Spin Bikes Vs Exercise Bikes – How They Compare

Have you been looking at two wheel spin bikes? If so, then you've probably seen them around recently, and you may have wondered what they were all about. You see, a spin bike is sort of like an indoor mountain bike with its own independent, front wheel drive system. But there's more to this than meets the eye. Spin bikes are excellent exercise machines, and they can be used for everything from weight loss to improving your golf game.

The only real difference between spin bikes and upright bikes is their wheel design. The spin bike's flywheel is heavier and therefore requires more power to activate the pedals. This creates torque, which means that you'll work out your legs a lot more, making for better calorie burning results. If you're looking for a way to get into shape without buying an exercise machine, then this may be a great choice for you. But if you want a machine that you simply can't live without – an exercise machine that can help you lose weight, get in shape, or improve your golf game – then the upright bike is the way to go.

Both spin bikes and upright bikes can help you get those all-important, fat-burning workouts in. But the spin bikes come with a few extra features that set them apart from their upright counterparts. For example, they usually have handlebars that are higher than those on an upright bike, which give you a lower body workout while pushing off with your arms. They also usually have bigger, stronger tires, which allow you to do some off road workouts.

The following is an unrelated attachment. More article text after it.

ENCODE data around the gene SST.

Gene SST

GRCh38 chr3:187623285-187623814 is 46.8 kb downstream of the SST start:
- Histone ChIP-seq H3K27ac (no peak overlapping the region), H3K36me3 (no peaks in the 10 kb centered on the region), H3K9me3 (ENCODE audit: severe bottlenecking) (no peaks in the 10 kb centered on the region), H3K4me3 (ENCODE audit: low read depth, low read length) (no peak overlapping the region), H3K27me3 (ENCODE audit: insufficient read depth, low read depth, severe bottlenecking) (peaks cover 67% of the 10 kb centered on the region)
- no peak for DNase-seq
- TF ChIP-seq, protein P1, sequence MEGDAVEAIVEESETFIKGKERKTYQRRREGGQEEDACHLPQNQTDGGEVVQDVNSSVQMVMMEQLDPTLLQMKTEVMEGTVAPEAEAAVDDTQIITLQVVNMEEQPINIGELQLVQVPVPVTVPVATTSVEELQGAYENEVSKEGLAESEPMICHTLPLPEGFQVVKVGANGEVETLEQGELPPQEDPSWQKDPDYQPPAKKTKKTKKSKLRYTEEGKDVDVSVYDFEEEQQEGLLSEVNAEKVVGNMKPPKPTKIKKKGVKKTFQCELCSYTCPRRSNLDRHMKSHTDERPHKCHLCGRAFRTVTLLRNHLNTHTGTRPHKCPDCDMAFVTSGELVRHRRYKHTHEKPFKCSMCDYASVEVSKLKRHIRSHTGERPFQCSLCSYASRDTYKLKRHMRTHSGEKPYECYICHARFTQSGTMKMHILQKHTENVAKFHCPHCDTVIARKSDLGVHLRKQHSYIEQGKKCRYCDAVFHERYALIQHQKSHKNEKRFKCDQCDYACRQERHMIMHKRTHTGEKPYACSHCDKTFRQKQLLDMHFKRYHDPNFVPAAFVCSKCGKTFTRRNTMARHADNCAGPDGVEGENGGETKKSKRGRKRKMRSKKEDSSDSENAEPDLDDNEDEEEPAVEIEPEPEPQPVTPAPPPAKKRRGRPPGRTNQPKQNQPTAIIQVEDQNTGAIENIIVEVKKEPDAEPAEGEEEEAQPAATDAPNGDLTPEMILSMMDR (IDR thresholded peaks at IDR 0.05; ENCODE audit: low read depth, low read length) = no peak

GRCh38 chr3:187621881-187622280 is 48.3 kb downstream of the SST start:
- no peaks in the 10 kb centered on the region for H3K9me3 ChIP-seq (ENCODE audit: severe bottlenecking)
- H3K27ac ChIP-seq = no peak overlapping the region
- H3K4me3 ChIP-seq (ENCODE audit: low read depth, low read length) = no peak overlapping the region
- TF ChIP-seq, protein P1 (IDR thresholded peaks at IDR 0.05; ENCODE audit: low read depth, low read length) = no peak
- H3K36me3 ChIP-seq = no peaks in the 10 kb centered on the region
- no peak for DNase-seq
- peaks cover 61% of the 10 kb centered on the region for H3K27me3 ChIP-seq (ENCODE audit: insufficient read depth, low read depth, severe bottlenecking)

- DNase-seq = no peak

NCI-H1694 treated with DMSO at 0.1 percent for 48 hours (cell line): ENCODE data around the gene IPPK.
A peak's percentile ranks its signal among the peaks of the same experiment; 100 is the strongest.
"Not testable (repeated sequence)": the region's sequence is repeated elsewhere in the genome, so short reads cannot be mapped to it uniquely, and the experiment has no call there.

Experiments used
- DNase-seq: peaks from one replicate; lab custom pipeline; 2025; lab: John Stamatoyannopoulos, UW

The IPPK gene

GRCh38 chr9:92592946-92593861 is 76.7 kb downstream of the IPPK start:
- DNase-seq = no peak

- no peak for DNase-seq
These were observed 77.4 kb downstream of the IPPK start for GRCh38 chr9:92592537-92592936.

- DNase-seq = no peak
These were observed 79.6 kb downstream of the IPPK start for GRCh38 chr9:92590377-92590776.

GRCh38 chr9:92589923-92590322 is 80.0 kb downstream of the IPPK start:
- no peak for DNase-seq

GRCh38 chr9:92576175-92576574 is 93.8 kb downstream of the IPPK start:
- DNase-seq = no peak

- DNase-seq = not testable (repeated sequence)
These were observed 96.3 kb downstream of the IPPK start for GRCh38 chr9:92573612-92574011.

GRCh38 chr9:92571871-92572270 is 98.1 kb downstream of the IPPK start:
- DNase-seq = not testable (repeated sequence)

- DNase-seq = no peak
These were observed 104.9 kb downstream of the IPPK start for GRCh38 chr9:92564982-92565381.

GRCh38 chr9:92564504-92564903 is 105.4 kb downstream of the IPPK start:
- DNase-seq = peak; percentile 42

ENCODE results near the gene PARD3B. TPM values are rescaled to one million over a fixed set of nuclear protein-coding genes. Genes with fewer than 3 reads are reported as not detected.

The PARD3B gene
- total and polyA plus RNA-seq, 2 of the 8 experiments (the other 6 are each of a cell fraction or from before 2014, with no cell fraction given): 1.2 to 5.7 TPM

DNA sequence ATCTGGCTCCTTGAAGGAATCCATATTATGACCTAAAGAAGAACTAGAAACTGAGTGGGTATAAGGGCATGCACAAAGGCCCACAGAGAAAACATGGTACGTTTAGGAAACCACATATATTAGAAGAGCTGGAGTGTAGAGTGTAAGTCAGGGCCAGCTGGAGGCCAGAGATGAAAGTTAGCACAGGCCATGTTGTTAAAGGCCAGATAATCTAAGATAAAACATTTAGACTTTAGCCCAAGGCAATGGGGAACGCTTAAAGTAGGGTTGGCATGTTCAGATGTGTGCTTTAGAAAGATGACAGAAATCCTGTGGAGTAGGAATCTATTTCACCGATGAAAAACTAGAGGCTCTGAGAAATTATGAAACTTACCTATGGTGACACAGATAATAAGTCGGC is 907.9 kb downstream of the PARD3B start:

Another difference between spin bikes and indoor cycle bikes is their resistance levels. While indoor cycle bikes simulate riding outdoors, spin bikes use resistance levels to challenge your cardiovascular system. By increasing the resistance, you can burn more calories at a faster rate and build up more muscles while you're at it.

Because spin bikes provide a full-body workout, it's also good for building core muscles. Doing cardiovascular exercises while using your core muscles, such as crunches, can work in many other parts of your body at once, improving fitness and tone. Plus, it helps you avoid getting a bad back or a pulled hamstring during the workout. And while it doesn't offer the same challenges as something like an elliptical trainer, using your spin bike to do your workouts can make you more flexible.

One thing spin bikes don't have that home-use machines do is resistance. While both machines will give you a good cardio workout, spin bikes are not always as intense as home use models. You'll find the resistance level to be on the low end of the fitness spectrum. This means you'll need to do more exercise to get the same fitness results you'd get from home fitness machines. But if you don't want to tire quickly or want to keep your workout challenging, you won't want to leave your spinning bike at home.

One area spin bikes may excel in is weight loss. By using your pedals to create resistance, you burn more calories than you would by simply walking or running on a treadmill. And while this can only help you lose weight on a limited basis, if you add in your home gym use, you can burn off more calories throughout the day. At the very least, you will feel stronger after spinning your tires!

Of course, spin bikes can't make up for real exercise. The best workouts are done with free weights or resistance training equipment. But if you want to improve your fitness level without adding an extra challenge, try one of these machines. You'll burn more calories and build up a sweat just exercising!